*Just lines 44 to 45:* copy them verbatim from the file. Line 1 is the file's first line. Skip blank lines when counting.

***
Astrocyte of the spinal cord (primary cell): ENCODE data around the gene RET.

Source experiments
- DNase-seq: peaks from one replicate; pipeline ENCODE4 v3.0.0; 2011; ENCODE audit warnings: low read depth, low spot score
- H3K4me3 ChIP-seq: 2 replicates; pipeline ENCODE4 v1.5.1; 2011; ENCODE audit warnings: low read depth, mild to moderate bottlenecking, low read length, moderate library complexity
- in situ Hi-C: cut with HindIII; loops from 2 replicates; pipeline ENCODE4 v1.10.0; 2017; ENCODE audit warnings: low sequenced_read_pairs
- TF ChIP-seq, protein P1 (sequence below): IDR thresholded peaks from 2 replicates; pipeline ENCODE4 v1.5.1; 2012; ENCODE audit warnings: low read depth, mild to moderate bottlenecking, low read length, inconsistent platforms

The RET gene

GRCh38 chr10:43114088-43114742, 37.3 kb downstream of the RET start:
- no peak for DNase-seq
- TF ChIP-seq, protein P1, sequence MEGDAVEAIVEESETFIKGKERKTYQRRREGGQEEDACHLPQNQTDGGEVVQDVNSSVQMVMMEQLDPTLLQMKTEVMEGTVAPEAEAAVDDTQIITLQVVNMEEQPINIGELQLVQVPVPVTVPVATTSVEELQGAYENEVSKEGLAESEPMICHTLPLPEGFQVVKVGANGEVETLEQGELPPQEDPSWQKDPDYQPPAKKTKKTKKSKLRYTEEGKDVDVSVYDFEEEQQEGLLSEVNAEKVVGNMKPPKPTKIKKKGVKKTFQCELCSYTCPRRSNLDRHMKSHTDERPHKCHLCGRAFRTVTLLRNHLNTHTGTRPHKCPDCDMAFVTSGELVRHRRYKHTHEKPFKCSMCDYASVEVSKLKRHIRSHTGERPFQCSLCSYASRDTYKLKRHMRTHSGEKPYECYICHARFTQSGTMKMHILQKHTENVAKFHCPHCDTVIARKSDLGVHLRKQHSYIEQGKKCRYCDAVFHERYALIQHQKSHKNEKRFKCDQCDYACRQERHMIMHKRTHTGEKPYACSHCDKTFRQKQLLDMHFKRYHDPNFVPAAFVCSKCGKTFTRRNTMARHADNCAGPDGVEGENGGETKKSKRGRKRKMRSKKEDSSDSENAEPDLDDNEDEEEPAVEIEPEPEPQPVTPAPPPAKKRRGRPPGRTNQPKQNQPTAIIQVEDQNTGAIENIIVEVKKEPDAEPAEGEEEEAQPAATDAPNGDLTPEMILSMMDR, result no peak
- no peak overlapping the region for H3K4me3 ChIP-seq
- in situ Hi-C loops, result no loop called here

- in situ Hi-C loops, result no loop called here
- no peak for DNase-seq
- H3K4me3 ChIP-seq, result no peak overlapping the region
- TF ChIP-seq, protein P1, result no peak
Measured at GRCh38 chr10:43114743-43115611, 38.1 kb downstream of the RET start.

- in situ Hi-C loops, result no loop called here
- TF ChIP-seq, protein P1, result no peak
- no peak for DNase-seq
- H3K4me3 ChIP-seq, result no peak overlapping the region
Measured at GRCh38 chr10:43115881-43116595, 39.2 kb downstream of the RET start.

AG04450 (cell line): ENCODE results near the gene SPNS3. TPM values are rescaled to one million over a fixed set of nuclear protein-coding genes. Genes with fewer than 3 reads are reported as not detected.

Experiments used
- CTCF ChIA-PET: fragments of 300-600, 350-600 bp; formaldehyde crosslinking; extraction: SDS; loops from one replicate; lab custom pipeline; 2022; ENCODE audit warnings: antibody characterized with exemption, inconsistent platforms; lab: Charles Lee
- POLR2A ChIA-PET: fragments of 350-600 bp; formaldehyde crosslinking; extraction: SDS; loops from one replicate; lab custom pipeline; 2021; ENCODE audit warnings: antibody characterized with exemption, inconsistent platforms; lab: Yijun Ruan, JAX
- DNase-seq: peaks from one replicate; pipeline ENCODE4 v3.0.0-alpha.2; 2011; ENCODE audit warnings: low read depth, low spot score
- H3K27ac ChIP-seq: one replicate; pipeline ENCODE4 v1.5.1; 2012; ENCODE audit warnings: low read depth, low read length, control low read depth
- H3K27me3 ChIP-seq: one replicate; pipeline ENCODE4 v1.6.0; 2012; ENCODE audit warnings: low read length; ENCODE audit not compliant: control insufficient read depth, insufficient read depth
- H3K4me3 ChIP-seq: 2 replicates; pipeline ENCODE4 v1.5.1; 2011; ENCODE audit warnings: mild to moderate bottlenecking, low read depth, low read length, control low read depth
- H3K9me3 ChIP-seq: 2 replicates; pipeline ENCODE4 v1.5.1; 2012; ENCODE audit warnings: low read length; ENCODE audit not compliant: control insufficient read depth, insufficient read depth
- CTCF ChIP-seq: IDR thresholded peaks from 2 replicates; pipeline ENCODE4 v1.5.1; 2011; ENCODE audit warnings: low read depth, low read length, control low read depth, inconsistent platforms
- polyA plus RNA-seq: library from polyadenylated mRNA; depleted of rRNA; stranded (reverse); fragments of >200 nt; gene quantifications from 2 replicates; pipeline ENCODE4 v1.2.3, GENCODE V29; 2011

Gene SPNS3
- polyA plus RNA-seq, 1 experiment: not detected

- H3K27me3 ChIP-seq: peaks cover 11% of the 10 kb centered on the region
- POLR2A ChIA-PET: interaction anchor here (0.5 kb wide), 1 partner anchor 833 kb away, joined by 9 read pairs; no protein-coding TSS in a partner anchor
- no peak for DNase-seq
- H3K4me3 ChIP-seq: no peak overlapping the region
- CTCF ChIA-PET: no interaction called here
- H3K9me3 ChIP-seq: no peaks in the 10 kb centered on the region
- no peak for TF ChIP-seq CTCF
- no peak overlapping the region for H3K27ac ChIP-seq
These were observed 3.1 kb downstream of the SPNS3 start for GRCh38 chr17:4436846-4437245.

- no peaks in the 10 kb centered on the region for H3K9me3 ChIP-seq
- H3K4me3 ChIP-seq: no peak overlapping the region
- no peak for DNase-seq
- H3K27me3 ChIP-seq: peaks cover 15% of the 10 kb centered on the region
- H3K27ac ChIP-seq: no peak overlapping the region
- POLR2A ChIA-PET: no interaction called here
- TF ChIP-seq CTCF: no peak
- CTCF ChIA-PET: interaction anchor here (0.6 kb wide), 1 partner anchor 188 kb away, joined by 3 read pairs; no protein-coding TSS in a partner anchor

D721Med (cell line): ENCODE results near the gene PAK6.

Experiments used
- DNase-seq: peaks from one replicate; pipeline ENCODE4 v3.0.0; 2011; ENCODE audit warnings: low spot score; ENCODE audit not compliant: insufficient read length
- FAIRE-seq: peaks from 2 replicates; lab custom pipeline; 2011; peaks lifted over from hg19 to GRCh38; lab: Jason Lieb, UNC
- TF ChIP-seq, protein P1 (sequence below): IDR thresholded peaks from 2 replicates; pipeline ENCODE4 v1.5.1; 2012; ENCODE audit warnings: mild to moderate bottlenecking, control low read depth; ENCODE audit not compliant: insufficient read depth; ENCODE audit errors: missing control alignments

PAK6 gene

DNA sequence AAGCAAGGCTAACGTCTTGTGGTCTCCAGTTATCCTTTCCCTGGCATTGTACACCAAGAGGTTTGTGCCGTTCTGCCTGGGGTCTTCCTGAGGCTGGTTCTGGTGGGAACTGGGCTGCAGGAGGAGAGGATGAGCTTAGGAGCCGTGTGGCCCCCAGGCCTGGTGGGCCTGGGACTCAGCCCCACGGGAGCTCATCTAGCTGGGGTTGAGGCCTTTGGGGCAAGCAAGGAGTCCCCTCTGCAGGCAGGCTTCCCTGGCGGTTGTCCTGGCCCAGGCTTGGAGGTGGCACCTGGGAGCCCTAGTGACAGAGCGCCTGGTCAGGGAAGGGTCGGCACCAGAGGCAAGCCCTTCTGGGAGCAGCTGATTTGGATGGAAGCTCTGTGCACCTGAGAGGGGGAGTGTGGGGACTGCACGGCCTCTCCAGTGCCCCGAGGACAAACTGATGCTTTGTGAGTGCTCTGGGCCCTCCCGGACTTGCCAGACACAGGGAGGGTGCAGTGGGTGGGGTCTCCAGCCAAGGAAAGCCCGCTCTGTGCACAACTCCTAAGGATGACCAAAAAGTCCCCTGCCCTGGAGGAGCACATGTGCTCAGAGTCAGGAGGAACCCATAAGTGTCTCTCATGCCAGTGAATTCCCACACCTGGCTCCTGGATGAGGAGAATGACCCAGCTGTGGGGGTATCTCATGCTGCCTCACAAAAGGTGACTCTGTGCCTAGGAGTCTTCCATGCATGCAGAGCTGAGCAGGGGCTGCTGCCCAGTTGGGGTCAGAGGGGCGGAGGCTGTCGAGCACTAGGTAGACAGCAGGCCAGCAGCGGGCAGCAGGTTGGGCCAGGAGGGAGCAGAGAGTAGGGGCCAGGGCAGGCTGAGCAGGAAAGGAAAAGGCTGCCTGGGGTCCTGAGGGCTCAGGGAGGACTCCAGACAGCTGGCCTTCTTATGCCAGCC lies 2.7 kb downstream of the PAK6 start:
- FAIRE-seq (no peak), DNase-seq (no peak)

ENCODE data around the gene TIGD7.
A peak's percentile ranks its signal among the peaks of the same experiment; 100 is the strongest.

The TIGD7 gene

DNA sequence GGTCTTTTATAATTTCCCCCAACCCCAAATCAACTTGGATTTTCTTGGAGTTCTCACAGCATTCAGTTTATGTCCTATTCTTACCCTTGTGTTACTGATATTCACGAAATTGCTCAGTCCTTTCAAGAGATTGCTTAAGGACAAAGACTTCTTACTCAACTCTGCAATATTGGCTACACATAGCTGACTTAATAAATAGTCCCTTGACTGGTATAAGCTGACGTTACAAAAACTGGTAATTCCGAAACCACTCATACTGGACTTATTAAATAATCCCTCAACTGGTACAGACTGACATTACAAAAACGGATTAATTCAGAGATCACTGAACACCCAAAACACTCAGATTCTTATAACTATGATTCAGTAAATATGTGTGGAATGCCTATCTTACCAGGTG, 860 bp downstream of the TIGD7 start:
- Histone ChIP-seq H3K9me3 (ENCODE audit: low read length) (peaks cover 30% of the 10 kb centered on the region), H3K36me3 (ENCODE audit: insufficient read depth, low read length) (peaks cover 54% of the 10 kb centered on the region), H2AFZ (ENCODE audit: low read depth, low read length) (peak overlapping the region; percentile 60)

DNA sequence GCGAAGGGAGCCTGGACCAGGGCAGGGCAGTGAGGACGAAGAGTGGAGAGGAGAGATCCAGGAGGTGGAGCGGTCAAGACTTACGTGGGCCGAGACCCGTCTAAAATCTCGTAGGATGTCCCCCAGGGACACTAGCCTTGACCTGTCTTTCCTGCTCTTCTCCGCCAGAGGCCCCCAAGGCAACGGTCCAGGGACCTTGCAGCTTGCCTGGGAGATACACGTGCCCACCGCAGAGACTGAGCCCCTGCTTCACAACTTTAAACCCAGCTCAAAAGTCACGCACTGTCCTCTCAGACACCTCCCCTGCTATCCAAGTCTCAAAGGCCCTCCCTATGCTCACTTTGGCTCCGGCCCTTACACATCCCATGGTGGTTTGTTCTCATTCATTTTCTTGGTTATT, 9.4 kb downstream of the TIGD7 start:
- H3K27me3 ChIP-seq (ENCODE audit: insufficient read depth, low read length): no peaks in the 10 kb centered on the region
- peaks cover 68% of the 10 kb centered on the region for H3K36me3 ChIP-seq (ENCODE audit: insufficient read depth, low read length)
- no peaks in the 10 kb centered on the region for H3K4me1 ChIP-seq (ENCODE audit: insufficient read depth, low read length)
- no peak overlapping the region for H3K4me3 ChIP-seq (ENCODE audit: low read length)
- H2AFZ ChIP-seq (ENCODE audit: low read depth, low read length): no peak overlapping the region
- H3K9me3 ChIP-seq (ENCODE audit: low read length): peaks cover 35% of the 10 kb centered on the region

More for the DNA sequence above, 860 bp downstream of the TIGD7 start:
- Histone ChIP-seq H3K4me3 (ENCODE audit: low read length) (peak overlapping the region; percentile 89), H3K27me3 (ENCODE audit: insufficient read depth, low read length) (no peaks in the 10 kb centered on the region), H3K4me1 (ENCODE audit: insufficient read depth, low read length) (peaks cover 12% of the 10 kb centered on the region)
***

These were observed 3.1 kb downstream of the SPNS3 start for GRCh38 chr17:4436846-4437245.

- no peaks in the 10 kb centered on the region for H3K9me3 ChIP-seq